Time can play real tricks with your mind. It is normal now for Manchester United to attack the old Scoreboard end in the first half of matches, and then into the roaring furnace of the Stretford End in the second half as the pace of the game lifts, players tire and those fans can make a real difference in creating a winning goal for The Reds.
But was it always like that?
Recently I saw a picture of Bobby Charlton scoring a goal in only his second match for United against Everton in October 1956. The goal was shown being scored at the Stretford End in the first half of the match. Incidentally, I was at that game, nine years old and not suited to seeing Manchester United lose, particularly at Old Trafford. Well, in one of the biggest shocks of The Busby Babes reign, lowly Everton won that match 5-2.
Back to the story, as I say Bobby’s goal in the first half shows United attacking the Stretford End, I then recalled another match I had been to at the end of the previous season against Blackpool which had virtually decided the league title. I had only just got into the game as thousands were locked out, and standing right at the back of the open, cavernous Stretford End, I could hardly see a thing, but Manchester United definitely attacked that end in the first half.
Two other matches then came easily to mind, the night United beat the soon to be ‘double’ winners Tottenham Hotspur in January 1961, and the debut of ‘The King’ himself Denis Law against West Bromwich Albion at the start of the 1962/63 season. The Tottenham match had been postponed just before kick off on the Saturday and was hurriedly re arranged for the Monday night. A full house saw me doing a daft thing and swapping with a mate on the Stretford End and getting behind a barrier. When Nobby Stiles put United one up at that end of the ground after about twenty minutes, the whole Stretford End seemed to sway forward and I was momentarily crushed out. Next thing I am being passed over heads down to the front to be sat next to the St John Ambulance men on a bench right behind the goal. They did ask later if I wanted to go back into the crowd, but as I turned round and saw the still crush I thought No thanks!
Denis Law’s debut was eagerly looked forward to and it took him no time to score at the Stretford End against West Bromwich Albion in August 1962. So why was Manchester United attacking that end first half as opposed to the second half nowadays? I suspect that until that period in time, remember until 1959 the Stretford End and the old Scoreboard End were totally open so there was not really much difference in which way the team played to, and you could also just walk around the back of the old United Road Paddock area to change ends at half time. By the time of Law joining United, the whole country was also just about to embark into the the start of ‘The Swinging Sixties’ and more youngsters were going to a match and a end such as the Stretford End gave it a real atmosphere as the crowd there created their own unique atmosphere. This was then seen as a real game changer as it became a swaying mass of noise and near hysteria becoming responsible for sucking many a goal over the line.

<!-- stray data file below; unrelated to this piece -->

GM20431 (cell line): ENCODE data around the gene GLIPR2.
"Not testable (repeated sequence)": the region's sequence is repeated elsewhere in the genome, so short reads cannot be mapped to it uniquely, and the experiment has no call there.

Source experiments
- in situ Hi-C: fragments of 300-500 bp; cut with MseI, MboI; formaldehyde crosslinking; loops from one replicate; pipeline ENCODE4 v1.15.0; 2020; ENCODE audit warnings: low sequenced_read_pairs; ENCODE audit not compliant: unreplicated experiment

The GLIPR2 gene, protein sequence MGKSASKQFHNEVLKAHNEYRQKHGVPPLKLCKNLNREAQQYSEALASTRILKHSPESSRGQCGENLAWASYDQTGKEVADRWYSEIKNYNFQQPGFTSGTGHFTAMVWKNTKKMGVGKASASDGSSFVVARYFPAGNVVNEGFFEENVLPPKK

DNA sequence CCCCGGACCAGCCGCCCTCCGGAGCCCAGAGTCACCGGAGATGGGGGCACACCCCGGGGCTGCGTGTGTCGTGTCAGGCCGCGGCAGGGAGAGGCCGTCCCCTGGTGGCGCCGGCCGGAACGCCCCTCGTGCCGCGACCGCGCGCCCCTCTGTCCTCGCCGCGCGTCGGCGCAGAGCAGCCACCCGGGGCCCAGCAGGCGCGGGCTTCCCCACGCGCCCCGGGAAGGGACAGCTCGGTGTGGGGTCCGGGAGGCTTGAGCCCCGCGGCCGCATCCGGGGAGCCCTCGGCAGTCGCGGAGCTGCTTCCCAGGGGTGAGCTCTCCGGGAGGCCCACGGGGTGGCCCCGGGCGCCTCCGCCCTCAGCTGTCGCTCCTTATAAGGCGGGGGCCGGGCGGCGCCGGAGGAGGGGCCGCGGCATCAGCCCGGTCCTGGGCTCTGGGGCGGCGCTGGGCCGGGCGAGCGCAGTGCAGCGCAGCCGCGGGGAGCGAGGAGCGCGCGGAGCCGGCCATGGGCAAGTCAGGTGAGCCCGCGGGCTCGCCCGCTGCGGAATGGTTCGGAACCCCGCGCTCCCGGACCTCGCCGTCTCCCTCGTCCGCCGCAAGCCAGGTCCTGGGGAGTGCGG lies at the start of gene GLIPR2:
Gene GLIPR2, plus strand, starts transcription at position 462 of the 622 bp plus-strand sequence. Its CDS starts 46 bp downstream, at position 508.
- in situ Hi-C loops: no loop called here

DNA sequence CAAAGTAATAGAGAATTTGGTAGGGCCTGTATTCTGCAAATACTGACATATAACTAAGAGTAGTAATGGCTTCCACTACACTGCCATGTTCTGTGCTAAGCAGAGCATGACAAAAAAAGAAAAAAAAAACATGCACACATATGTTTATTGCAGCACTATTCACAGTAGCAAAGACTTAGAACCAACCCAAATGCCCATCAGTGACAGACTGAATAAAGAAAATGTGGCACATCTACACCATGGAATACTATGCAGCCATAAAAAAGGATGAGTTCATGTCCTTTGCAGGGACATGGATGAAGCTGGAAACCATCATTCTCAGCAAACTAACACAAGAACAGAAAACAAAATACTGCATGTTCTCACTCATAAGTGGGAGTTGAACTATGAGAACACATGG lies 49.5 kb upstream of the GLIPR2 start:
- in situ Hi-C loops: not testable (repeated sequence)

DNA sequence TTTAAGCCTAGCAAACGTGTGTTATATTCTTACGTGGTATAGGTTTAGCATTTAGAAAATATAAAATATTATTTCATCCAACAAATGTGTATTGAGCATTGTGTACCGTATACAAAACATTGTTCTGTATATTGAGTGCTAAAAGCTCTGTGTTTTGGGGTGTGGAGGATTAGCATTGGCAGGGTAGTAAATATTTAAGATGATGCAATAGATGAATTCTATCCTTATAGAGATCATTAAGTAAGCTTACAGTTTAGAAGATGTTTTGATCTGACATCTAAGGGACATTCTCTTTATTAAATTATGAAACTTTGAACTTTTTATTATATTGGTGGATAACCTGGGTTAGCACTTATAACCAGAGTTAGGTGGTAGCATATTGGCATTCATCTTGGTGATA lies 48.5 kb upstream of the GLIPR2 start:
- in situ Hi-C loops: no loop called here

Mind you, there are at least two memorable occasions when the ball crossed the line at the Stretford End and the goal was not given! One against AC Milan in the Second Leg of the European Cup Semi Final in 1969 when Denis Law scrambled the ball clearly over the line which would have made the score 2-0 and 2-2 on aggregate. I was actually in the main stand paddock, near to the player’s tunnel on the half way line in those days and you could just tell it was over.
Twenty years on, a similar occurrence happened against Nottingham Forest in the quarter final of the FA Cup which eventually saw United go out 1-0, but again a referee missed what looked a clear United goal. Incidentally, this meant Nottingham Forest would go onto Hillsborough to play Liverpool in the Semi Final, a game which is still referred to as the Hillsborough disaster match when ninety six people were killed.
Against that though, many a time a goalkeeper has been rattled by the noise (and abuse!) hurled at them as the Red wave of Manchester United attacked one of the most famous sports ends in world football, with United often scoring late goals which have won or saved a match, all in front of
THE STRETFORD END.